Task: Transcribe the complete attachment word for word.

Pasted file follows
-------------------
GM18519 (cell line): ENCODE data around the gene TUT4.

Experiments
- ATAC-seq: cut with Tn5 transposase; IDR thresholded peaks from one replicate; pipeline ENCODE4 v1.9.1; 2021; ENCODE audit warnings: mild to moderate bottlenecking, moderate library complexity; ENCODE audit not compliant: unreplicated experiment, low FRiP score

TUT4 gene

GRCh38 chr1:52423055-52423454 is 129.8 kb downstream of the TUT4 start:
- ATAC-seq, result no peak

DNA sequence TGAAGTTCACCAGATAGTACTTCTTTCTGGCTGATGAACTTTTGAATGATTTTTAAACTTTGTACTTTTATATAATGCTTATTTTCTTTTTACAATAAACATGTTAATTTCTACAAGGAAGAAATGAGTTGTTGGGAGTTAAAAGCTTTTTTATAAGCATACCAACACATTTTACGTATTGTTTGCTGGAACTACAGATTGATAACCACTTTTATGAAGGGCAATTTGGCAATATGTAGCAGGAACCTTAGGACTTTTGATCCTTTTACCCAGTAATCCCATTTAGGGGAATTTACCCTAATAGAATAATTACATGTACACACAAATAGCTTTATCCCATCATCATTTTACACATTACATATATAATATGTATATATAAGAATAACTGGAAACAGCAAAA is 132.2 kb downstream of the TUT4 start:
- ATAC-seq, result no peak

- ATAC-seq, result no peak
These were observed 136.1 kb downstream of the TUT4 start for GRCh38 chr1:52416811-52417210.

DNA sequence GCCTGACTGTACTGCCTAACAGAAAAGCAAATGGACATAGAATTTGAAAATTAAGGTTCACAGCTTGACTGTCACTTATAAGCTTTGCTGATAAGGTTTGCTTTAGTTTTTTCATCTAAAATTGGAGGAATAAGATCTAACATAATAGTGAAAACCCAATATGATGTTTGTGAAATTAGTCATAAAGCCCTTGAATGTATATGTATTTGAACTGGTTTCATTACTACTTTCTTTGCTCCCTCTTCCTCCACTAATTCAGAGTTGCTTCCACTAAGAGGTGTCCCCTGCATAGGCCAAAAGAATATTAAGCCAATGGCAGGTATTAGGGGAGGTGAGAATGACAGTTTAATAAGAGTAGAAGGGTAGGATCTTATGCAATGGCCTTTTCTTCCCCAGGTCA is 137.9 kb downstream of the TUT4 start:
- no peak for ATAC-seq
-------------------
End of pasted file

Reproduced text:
GM18519 (cell line): ENCODE data around the gene TUT4.

Experiments
- ATAC-seq: cut with Tn5 transposase; IDR thresholded peaks from one replicate; pipeline ENCODE4 v1.9.1; 2021; ENCODE audit warnings: mild to moderate bottlenecking, moderate library complexity; ENCODE audit not compliant: unreplicated experiment, low FRiP score

TUT4 gene

GRCh38 chr1:52423055-52423454 is 129.8 kb downstream of the TUT4 start:
- ATAC-seq, result no peak

DNA sequence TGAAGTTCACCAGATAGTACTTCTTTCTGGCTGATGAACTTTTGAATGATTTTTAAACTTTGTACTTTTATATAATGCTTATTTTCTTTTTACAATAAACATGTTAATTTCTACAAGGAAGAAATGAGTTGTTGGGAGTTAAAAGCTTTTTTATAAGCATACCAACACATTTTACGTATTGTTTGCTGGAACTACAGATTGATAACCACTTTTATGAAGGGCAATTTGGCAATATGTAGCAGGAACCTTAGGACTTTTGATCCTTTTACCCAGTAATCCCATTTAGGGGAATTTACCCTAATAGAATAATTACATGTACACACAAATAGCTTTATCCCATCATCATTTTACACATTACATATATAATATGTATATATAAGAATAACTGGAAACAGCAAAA is 132.2 kb downstream of the TUT4 start:
- ATAC-seq, result no peak

- ATAC-seq, result no peak
These were observed 136.1 kb downstream of the TUT4 start for GRCh38 chr1:52416811-52417210.

DNA sequence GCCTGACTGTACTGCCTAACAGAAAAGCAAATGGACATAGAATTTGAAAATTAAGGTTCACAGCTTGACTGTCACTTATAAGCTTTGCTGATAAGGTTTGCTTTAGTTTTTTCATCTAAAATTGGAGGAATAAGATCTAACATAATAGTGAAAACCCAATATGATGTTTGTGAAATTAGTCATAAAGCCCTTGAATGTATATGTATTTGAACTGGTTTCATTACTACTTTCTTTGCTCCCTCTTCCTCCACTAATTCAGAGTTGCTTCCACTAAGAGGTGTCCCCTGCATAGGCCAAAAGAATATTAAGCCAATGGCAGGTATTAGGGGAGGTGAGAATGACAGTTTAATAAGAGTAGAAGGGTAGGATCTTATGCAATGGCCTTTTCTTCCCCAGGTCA is 137.9 kb downstream of the TUT4 start:
- no peak for ATAC-seq